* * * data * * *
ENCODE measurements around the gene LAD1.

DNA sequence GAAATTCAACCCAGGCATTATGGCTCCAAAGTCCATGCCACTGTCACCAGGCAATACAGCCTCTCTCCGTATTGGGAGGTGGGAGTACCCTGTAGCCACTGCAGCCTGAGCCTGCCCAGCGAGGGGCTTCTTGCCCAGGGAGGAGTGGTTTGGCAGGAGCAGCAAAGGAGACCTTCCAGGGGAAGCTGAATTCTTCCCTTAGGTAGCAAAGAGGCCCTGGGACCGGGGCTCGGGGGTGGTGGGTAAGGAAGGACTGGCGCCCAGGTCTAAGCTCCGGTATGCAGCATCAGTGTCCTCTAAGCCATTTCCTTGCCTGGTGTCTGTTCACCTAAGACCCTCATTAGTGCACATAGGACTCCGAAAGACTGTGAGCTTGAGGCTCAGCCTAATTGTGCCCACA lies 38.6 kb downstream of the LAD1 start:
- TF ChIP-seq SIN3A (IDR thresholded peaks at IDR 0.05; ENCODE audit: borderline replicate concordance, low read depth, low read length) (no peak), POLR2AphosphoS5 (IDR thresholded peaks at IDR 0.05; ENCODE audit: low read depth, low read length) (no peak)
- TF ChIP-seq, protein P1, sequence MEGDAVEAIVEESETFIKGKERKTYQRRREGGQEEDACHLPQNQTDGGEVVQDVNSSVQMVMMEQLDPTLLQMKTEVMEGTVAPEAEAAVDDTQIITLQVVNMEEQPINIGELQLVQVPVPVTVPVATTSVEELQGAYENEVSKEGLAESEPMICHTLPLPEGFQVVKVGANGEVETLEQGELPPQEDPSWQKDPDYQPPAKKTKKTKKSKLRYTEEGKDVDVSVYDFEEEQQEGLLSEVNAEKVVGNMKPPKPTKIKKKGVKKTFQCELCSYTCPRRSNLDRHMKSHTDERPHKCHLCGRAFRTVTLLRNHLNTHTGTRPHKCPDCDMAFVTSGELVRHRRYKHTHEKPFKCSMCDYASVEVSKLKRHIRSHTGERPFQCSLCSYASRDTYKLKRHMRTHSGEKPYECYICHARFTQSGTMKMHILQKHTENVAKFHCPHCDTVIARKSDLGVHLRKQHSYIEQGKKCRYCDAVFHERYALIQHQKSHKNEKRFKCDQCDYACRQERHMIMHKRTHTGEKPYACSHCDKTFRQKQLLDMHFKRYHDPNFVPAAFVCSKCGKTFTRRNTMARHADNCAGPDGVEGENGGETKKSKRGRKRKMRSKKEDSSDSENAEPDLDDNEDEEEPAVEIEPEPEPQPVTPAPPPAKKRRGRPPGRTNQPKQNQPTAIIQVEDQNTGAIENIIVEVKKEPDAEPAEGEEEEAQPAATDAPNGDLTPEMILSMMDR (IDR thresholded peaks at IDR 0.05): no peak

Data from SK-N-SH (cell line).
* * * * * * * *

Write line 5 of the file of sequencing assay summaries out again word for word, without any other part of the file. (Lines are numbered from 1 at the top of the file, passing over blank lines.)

Data from SK-N-SH (cell line).